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Preparing for Salary Negotiations
Strategies and Tips to Help You Come Out On Top
By Michelle Vessel
Few experiences in your professional life are likely to be as rewarding as the satisfaction that your first paycheck at a new job brings with it. But before you get to experience that sense of triumph, you have to struggle through a trying process that can strike dread into the hearts of jobseekers everywhere: salary negotiations.
For most of us, the interview process itself is already fraught with tension and anxiety. The idea of addressing the potentially sensitive issue of compensation just adds an additional layer of complexity into the mix. Because of this, many jobseekers tend to put off the process of preparing for salary negotiations, choosing instead to focus their efforts on general interview groundwork and practice. As a result, the salary questions that hiring managers pose can often catch jobseekers off-guard.
Expect the Unexpected
Because jobseekers are often so focused on landing the position for which they are interviewing, it may seem premature to think about salary negotiations beforehand. In addition, most interview advice books and columns caution jobseekers to let the hiring manager make the first move when it comes to talking about money.
Although this advice is absolutely correct, you should still come into the interview fully prepared to discuss the issue of salary if the interviewer chooses to bring it up. According to Roger Dawson, negotiations expert and author of Secrets of Power Salary Negotiating: Inside Secrets from a Master Negotiator, jobseekers who fail to prepare for the salary negotiation process are much more likely to undervalue themselves or to accept the first lowball figure that the interviewer offers up.
So how can you avoid this all-too-common interview pitfall? Experts say jobseekers can easily overcome these obstacles with a bit of advance planning, practice, and preparation. Use these simple salary negotiation tips to set yourself on a course for competitive compensation throughout your entire career.
Conduct pre-interview research
. The old adage "Knowledge is power" definitely holds true when it comes to preparing for salary negotiations. With a firm base of factual details about typical salaries in your industry and region at your fingertips, you'll feel much more confident when you embark upon the process of negotiation your own starting wage. Sources to check include industry websites, government labor data, and help-wanted ads from competitor companies. Online salary calculators and anecdotal evidence from your colleagues, friends, and coworkers can also be helpful, although it is important to take these findings with a grain of salt.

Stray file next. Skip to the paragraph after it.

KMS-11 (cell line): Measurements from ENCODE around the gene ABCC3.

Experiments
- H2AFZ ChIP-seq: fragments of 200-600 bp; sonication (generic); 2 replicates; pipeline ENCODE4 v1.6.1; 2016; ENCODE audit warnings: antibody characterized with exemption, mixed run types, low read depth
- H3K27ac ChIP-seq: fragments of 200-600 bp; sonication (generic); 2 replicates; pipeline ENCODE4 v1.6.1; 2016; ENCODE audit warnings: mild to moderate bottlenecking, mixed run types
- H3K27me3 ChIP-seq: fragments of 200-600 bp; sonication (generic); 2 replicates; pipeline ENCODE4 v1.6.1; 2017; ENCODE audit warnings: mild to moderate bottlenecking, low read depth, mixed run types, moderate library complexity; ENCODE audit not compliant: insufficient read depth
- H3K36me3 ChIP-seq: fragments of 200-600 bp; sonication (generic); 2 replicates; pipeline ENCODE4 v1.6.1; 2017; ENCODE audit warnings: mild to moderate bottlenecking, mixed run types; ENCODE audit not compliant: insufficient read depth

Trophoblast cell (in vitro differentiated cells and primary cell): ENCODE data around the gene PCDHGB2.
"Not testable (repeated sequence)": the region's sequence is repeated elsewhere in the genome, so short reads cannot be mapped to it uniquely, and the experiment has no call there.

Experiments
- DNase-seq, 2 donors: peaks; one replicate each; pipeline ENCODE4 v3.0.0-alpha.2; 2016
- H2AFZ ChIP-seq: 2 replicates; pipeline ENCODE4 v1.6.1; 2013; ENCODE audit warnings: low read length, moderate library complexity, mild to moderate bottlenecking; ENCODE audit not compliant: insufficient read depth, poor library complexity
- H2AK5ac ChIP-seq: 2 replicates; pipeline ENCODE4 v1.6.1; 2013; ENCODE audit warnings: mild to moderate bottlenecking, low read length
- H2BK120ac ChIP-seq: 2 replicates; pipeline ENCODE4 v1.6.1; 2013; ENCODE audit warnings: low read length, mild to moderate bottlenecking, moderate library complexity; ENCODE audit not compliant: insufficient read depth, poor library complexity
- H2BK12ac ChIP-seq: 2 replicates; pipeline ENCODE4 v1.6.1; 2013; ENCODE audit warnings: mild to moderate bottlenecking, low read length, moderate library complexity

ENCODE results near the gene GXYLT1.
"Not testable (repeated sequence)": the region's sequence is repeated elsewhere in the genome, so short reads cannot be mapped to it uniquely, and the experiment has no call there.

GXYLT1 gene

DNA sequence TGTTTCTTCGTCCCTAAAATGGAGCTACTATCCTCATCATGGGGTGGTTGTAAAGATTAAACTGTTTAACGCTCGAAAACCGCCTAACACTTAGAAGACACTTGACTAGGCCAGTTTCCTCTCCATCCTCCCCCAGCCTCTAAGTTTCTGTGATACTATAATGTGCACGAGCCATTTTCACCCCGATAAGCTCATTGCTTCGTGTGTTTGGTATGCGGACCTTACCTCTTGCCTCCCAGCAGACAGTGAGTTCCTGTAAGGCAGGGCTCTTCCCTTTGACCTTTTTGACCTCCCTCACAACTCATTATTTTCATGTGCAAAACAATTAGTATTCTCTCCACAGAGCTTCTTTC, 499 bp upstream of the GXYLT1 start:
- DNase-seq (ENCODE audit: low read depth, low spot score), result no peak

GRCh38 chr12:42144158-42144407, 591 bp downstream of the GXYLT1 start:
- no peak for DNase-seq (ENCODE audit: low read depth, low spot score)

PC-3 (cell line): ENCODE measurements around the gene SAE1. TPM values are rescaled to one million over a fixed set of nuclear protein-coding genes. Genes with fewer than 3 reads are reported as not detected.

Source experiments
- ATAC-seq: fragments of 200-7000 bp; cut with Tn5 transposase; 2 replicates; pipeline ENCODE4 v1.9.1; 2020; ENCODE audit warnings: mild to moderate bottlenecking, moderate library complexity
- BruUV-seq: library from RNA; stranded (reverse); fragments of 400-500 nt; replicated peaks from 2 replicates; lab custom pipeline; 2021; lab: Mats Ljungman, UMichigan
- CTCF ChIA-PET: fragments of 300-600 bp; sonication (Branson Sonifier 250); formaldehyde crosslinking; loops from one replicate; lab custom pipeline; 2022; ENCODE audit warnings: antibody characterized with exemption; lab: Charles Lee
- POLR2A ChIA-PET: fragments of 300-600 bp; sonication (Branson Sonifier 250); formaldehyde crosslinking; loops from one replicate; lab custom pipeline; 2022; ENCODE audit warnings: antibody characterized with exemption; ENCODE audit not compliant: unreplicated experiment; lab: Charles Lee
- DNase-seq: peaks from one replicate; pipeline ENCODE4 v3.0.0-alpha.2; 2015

Settle on a realistic salary range
. After you've developed a clearer understanding of the salary ranges that are prevalent in your industry, it's time to develop a general range that you feel comfortable with. Consider your salary history and current rate of compensation, and make sure that the upper end of your stated range is slightly higher than what you actually expect to receive. That way, you'll leave a bit of wiggle room for the negotiation process.
Build a persuasive case for yourself
. Marshal the kind of evidence you'll need to prove that you're well worth the salary you're requesting. To refresh your memory and sharpen your argument, compile proof of your salary history, a list of your major qualifications and accomplishments, and evidence of the ways in which you've helped your past employers save money, increase earnings, or improve efficiency.
Hone your pitch and map out potential responses
. Try to anticipate the counterarguments that the interviewer is likely to put forth after you've named your desired salary range. Create and get comfortable delivering a one-minute "elevator pitch" that sums up your qualifications, experience, salary history, and potential value. Cast a critical eye on your argument and look for any loopholes or inconsistencies that the hiring manager may pounce on.
Consider alternative concessions
. These days, many companies are operating under strict budget constraints that may limit their negotiating power when it comes to setting new-hire starting salaries. Brainstorm a few other bonuses, benefits, and non-salary perks that you might accept in lieu of compensation. Possibilities include schedule flexibility, personal leave, profit sharing, reduced-cost benefits, and professional development opportunities. Just make sure to get the total package value in writing before you tender your response.
With a little advance planning and preparation, you can take some of the stress and guesswork out of the salary negotiations process. Armed with these strategies, you could be experiencing that first-paycheck thrill in no time at all!
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